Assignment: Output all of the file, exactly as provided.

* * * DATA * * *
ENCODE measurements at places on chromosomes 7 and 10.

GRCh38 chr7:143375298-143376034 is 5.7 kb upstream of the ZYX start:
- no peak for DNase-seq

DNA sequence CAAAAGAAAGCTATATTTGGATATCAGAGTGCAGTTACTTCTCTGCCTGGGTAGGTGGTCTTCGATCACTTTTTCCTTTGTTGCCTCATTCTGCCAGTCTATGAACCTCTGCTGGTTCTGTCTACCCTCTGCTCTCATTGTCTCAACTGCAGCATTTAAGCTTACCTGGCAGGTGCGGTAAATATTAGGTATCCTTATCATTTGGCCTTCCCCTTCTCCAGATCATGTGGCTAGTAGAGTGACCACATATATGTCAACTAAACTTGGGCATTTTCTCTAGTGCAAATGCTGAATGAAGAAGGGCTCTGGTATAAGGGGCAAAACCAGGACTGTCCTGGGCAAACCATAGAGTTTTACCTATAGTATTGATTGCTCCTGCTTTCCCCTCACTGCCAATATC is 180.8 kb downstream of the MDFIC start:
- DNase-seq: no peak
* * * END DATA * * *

ENCODE measurements at places on chromosomes 7 and 10.

GRCh38 chr7:143375298-143376034 is 5.7 kb upstream of the ZYX start:
- no peak for DNase-seq

DNA sequence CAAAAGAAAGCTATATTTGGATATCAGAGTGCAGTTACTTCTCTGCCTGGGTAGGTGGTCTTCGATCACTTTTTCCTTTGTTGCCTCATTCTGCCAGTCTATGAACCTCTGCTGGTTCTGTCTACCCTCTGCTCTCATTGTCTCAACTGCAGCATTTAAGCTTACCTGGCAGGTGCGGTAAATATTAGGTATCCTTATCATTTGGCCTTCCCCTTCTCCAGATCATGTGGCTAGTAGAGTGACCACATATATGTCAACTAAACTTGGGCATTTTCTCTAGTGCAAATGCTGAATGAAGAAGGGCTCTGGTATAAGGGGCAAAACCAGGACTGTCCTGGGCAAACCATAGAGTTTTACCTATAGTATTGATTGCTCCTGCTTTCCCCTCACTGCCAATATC is 180.8 kb downstream of the MDFIC start:
- DNase-seq: no peak